2) The Sake – Finer Japanese Sushi bars will tend to have finer sakes from various regions of Japan, my personal favorite is Hakkaisan and I find that only 1 in 15 sushi bars will have Hakkaisan and their food is always superb (could be coincidence but I doubt it) –> Here is a ranking of top sakes and their regions in parenthesis: Hakkaisan (Niigata), Juyondai (Yamagata), Kubota (Niigata), Shimeharitsuru (Niigata), Denshu (Aomori), Dewazakura (Yamagata), Kokuryu (Fukui), Masumi (Nagano), Tengumai (Ishikawa) and Shinkame (Saitama).
    3) Specials – as you briefly touched on – if diners are immediately asking for the specials or chefs are willingly offering the information this is a good sign, there should be a blackboard-like Special board in plain view that people instinctively look to upon walking in the door.
    4) A few key items to look for: Ume (sweet japanese plum) maki – this is a very traditional japanese item that I have found many japanese diners will finish off their dining experience with (as a type of dessert). Otoro – Toro is becoming more and more popular but it is seasonal and I’ve found that availability of Toro is not a foolproof indicator of a good sushi bar – as it may have been frozen toro flown in all the way from tahiti a day or two ago – if they don’t have Toro they should willingly tell you it’s because the available Toro right now is not good quality. Live shrimp – although many sushi bars have amaebi (sweet shrimp) and ebi (cooked shrimp) – few offer live shrimp (still moving on the plate) – this is clearly an indicator of FRESH ingredients.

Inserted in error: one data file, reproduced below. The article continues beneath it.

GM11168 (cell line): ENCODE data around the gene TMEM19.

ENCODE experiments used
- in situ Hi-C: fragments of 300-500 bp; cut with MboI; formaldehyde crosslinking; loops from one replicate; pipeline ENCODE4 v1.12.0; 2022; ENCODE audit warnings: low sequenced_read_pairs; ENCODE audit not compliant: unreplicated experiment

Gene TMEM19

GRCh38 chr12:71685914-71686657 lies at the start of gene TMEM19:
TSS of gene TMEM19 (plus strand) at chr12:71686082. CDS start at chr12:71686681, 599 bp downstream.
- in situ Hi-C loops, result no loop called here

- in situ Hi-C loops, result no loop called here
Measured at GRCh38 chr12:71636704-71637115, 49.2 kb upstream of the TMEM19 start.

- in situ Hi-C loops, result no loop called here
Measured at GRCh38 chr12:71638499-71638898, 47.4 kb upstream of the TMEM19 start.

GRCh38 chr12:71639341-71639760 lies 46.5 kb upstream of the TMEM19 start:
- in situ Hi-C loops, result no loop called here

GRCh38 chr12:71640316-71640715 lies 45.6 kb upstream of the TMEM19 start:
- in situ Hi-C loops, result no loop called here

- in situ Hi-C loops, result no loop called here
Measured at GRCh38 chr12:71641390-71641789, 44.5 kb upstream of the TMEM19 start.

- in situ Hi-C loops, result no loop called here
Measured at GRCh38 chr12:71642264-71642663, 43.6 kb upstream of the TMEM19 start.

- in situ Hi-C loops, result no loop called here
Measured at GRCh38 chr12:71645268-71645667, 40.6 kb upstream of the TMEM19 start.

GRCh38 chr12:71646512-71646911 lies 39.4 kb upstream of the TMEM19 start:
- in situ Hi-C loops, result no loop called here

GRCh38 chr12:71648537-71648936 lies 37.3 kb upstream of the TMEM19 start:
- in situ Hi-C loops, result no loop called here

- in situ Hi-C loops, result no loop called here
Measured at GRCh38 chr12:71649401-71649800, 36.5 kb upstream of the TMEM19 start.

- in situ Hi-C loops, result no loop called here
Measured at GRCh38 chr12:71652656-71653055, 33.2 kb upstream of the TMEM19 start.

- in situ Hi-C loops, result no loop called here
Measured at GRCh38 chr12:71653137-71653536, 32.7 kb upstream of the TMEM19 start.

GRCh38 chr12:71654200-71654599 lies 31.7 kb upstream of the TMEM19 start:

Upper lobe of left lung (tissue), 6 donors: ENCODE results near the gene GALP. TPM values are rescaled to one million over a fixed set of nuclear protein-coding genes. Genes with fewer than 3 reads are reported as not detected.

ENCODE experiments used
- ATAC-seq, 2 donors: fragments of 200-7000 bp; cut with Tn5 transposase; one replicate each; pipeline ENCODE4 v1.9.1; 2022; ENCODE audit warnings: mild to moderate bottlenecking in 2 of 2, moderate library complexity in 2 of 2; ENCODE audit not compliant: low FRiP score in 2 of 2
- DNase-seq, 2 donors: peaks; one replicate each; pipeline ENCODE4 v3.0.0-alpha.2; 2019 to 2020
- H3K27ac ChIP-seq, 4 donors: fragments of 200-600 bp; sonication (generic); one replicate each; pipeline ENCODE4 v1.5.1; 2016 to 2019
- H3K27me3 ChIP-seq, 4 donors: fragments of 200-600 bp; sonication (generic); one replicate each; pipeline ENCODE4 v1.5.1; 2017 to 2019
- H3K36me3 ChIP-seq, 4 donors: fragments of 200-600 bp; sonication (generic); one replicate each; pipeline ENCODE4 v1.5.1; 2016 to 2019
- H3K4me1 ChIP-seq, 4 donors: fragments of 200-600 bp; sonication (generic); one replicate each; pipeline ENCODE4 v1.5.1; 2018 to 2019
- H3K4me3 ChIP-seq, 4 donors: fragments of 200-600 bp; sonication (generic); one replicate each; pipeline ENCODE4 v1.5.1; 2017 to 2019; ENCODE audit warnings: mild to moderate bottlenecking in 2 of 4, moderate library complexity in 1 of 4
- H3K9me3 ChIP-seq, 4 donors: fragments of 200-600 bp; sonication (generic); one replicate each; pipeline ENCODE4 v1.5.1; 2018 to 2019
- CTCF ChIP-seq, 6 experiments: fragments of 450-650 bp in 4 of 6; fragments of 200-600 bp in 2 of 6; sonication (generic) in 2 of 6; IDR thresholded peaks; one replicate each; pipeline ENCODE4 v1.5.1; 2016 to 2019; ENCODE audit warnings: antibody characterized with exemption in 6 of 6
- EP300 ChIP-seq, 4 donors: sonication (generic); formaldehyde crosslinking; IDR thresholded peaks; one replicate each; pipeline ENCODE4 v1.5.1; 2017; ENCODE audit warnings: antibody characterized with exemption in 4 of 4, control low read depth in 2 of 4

4) The menu itself – although there are exceptions – a very “traditional” menu is always a good sign – the more “volcano rolls” and “dragon-type rolls” usually the worse off you’re going to be.

  • brian says:

    P.S. If you are ever in the San Diego Area, a while back I started a “sushi review blog” of ratings on san diego area sushi bars (that I’ll expand one of these days when I get some time to add some more entries). Here is the link:

  • Adam says:

    Is it possible to find good sushi in the middle of nowhere (Upstate NY)?

    I know of a place called “Sushi Blues,” a small place right near an upscale college. I also know of two places in the dingy downtown area of a mid-sized city.

    I wonder if any of these are worth my time? I’m kind of a sushi newbie, and haven’t had good luck with the taste of raw-fish sushi so far.

  • Fred Farkle says:

    It’s really sad that you can’t mention that Italians go where the best pasta is without disclaiming imaginary bigotry. OF COURSE the natives hang out at the best, the authentic, ethnic restaurants. Observing that is just smart.

    That’s why, if you want good BBQ down south, you follow me when I go to GIT some. Heheheh

  • war3rd says:

    For sushi in Manhattan I would recommend a few different places, depending on your interest. If price is no object then I would suggest:
    For ‘traditional’ sushi, Sushi Yasuda on 43rd is the place, hands down. Very high quality food and even unusual items that you won’t find on other places. The waitstaff know their stuff and will help guide you to the interesting items if you ask them. But call ahead for a reservation, it’s a popular place.
    Sushisay on 51st is also quite good and traditional. Not as clean and simple as Sushi Yasuda, but excellent food nonetheless.
    For ‘interesting’ and non-traditional, try Nobu on Hudson St. His stuff is ‘fusion’ but still tied to the sushi base and excellent quality. It’s a real experience to eat there, the items are fun and tasty, but you pay for it.
    for ‘big’ sushi, try either Monster Sushi (I’ve only been to the one on 23rd st) or Tomoe Sushi on Thompson St. They both offer large servings (each piece is large) but I actually prefer Tomoe as while the nigiri-zushi is sometimes too big to eat in one bite, it tends to be less ‘busy’ if that makes sense. However the decor in Tomoe is a bit… rustic. It’s not fancy (and is exceptionally busy) and I was turned off the first time I went, but once I tried it I had to go back.